The inaugural Accessibility Toronto Conference was a big success! The event was held September 28-29, 2017 in the TELUS building in downtown Toronto. (Toronto has been a leader in conducting accessibility “camps” but this was the first “conference”.) Major thanks to the event organizers and sponsors.
Here are resources for many of the presentations. Feel free to add any to the comments.
- The 7th #a11yTOCamp is scheduled for November 18 at @OCAD. Follow @a11yTO for more info.
- Great moment: Makoto strips off his flannel shirt and proudly displays a Toronto Blue Jays baseball jersey which was hidden underneath!
- Personally, it was great meeting some folks in person for the first time whom I’ve know online for years, especially @vavroom. Also met some great new folks!
- I also really enjoyed visiting Toronto—a very clean, fun, friendly, and diverse city!
Below are some selected tweets from the conference. The event’s account is @a11yTO and the hash tag is #a11yTOConf.
Here are some great Digital Accessibility events coming soon! One in Canada and the rest U.S. (Scotland appended.) Please feel free to submit more via comments.
- IAAP Accessibility Certification Exam Study Party, at Deque Systems in Herndon, VA, September 13.
- Added: Bay Area Accessibility and Inclusive Design meetup, at StubHub in San Francisco, CA, September 21.
- Added: Accessibility Scotland, Friday 22nd September, COSLA Conference Centre, Edinburgh.
- Accessibility Camp Seattle in Seattle, WA (Seattle Central Library), September 23.
- Accessibility Toronto Conference in Toronto, Ontario, September 28-29. #a11yTOConf (author of Web Axe will be speaking)
- Boston Accessibility Conference in Cambridge, MA, October 7.
- Accessibility Bootcamp, Baltimore/DC, in Linthicum, Maryland, October 10-11, with @KarlGroves.
- Accessibility Camp Bay Area in San Francisco, CA, October 21. @A11yCampBay #a11yCampBay
- 2017 ICT Accessibility Testing Symposium in Washington D.C., October 25-27
- 19th International ACM SIGACCESS Conference on Computers and
Accessibility (ASSETTS) in Baltimore, MD, October 30 – November 1.
For more follow @webaxe and @a11yevents on Twitter.
Most often the result is not fully accessible; browser and assistive technology is inconsistent; and implementations vary across the web. This is why it’s always better to use native selects with HTML/web. (Native components is also a better choice for native apps as well.) Don’t forget that HTML selects can be styled with CSS; see these resources by RTD, Filament Group, and LugoLabs.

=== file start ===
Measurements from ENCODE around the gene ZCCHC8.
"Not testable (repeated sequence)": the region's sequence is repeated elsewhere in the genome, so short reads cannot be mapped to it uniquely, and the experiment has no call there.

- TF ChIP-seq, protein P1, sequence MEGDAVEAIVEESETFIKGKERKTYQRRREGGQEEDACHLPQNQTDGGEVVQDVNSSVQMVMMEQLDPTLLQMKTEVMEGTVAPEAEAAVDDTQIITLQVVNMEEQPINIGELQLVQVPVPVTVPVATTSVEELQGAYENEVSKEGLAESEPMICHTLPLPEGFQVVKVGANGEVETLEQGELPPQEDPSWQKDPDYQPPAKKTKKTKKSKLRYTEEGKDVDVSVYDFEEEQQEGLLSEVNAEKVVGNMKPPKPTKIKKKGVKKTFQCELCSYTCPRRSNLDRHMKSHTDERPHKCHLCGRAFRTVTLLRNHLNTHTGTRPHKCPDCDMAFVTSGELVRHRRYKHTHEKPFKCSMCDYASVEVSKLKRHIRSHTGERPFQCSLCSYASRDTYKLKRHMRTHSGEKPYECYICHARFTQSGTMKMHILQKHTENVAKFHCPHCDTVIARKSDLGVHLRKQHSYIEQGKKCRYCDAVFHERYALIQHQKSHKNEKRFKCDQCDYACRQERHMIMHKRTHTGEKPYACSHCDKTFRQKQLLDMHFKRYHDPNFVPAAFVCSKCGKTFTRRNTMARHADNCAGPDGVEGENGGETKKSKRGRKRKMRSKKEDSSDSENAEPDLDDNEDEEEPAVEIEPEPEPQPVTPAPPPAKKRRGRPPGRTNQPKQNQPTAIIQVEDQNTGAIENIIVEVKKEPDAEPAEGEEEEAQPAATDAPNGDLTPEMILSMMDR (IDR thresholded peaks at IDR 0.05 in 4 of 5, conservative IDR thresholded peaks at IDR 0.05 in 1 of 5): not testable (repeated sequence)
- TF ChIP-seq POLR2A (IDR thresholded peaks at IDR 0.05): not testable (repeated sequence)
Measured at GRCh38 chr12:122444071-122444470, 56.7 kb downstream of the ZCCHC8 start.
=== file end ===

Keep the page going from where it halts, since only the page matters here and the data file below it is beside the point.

If you must implement a custom select dropdown, you will most like need to use the ARIA listbox role, combobox role (which specifies a composite widget), and often a combination of those roles. The option role is also required and usually a few other ARIA attributes (for label, state, etc.).
Here are some great examples which will save many folks a lot of time!
Wow, many opportunities in digital accessibility opening! (U.S.)
- Associate Director of Digital Accessibility at Yale University, New Haven, CT
- Campus Accessibility Specialist at University of Illinois, Springfield, IL
- Head of Accessibility at Twitch in San Francisco, CA
- Accessibility Tester at Collabera in San Francisco, CA
- Web Accessibility Engineer at UBER in San Francisco, CA. Plus iOS Engineer and Android Engineer positions!
- Senior Software Engineer (Accessibility) at Microsoft in Redmond, WA
- Web Developer (with accessibility skills) wanted at Oregon State University in Corvallis, OR
- Process Manager – Digital Accessibility at Capital One in Richmond, VA
- Lead Front End Developer (with accessibility skills) at Peak Democracy, remote
- Accessibility Tester at Ibiztek Solutions in Austin, TX
- Lead Accessibility Analyst at Visa in Austin, TX
- Software Engineer, Mobile Accessibility at Airbnb in San Francisco, CA
Follow me, @a11yJobs, and @LyndonDunbar on Twitter for more!
On June 12, a Miami federal judge ruled that Winn-Dixie violated the Americans with Disabilities Act by failing to make its website accessible to blind and visually impaired users.
The lawsuit was filed by blind Florida resident Juan Carlos Gil who uses screen reader software to access websites. Winn-Dixie operates nearly 500 grocery stores in the southeast United States. Judge Robert Scola ruled that the Winn-Dixie website is a place of public accommodation because of its integration with its stores such as downloading coupons, ordering prescriptions, and finding store locations.
The court order states “the website must be accessible by individuals with disabilities who use computers, laptops, tablets, and smart phones,” and content from third party vendors must also be fully accessible.
The estimated cost of $250,000 to make the website accessible was not consider by the court as an undue burden and “pales in comparison to the $2 million Winn-Dixie spent in 2015 to open the website and the $7 million it spent in 2016 to remake the website for the Plenti program.”
This case is especially important because it’s an actual trial with a federal ruling, not a settlement, and thus sets a legal precedent.